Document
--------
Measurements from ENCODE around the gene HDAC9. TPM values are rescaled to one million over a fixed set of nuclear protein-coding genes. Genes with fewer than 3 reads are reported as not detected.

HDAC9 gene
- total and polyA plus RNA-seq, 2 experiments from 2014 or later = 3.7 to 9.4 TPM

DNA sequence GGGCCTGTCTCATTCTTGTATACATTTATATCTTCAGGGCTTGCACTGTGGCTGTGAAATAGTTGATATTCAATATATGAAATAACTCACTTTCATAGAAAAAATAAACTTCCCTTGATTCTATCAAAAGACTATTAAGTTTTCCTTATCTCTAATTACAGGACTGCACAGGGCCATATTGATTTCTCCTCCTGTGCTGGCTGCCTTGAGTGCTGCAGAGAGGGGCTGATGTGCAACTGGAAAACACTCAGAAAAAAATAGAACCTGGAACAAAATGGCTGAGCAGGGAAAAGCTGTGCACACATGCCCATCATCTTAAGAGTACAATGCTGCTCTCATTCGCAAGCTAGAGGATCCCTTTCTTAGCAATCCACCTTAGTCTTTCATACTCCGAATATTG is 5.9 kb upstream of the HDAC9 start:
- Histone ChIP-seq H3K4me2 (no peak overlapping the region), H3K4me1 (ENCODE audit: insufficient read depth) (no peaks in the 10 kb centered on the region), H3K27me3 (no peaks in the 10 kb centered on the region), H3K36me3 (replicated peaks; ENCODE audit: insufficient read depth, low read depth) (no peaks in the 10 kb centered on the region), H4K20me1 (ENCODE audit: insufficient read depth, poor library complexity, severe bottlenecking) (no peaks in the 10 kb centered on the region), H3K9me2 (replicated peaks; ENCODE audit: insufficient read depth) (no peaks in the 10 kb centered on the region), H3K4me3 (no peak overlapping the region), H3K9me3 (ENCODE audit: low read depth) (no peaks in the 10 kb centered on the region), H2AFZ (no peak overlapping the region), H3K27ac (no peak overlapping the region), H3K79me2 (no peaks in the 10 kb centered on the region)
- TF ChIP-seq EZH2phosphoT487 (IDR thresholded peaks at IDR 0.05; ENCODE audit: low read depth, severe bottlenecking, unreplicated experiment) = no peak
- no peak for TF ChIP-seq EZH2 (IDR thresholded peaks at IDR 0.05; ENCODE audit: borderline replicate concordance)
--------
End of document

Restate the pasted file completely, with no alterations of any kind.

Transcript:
Measurements from ENCODE around the gene HDAC9. TPM values are rescaled to one million over a fixed set of nuclear protein-coding genes. Genes with fewer than 3 reads are reported as not detected.

HDAC9 gene
- total and polyA plus RNA-seq, 2 experiments from 2014 or later = 3.7 to 9.4 TPM

DNA sequence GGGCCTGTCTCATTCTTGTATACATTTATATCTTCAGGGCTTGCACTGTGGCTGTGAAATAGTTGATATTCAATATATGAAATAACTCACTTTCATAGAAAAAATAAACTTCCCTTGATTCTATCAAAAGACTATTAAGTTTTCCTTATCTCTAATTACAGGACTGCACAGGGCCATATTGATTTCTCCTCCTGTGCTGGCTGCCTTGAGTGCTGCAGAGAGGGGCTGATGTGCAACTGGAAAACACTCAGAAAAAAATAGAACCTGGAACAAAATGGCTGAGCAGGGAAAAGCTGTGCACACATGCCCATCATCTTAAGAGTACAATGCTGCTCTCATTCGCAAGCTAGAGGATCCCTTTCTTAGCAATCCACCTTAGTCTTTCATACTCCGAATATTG is 5.9 kb upstream of the HDAC9 start:
- Histone ChIP-seq H3K4me2 (no peak overlapping the region), H3K4me1 (ENCODE audit: insufficient read depth) (no peaks in the 10 kb centered on the region), H3K27me3 (no peaks in the 10 kb centered on the region), H3K36me3 (replicated peaks; ENCODE audit: insufficient read depth, low read depth) (no peaks in the 10 kb centered on the region), H4K20me1 (ENCODE audit: insufficient read depth, poor library complexity, severe bottlenecking) (no peaks in the 10 kb centered on the region), H3K9me2 (replicated peaks; ENCODE audit: insufficient read depth) (no peaks in the 10 kb centered on the region), H3K4me3 (no peak overlapping the region), H3K9me3 (ENCODE audit: low read depth) (no peaks in the 10 kb centered on the region), H2AFZ (no peak overlapping the region), H3K27ac (no peak overlapping the region), H3K79me2 (no peaks in the 10 kb centered on the region)
- TF ChIP-seq EZH2phosphoT487 (IDR thresholded peaks at IDR 0.05; ENCODE audit: low read depth, severe bottlenecking, unreplicated experiment) = no peak
- no peak for TF ChIP-seq EZH2 (IDR thresholded peaks at IDR 0.05; ENCODE audit: borderline replicate concordance)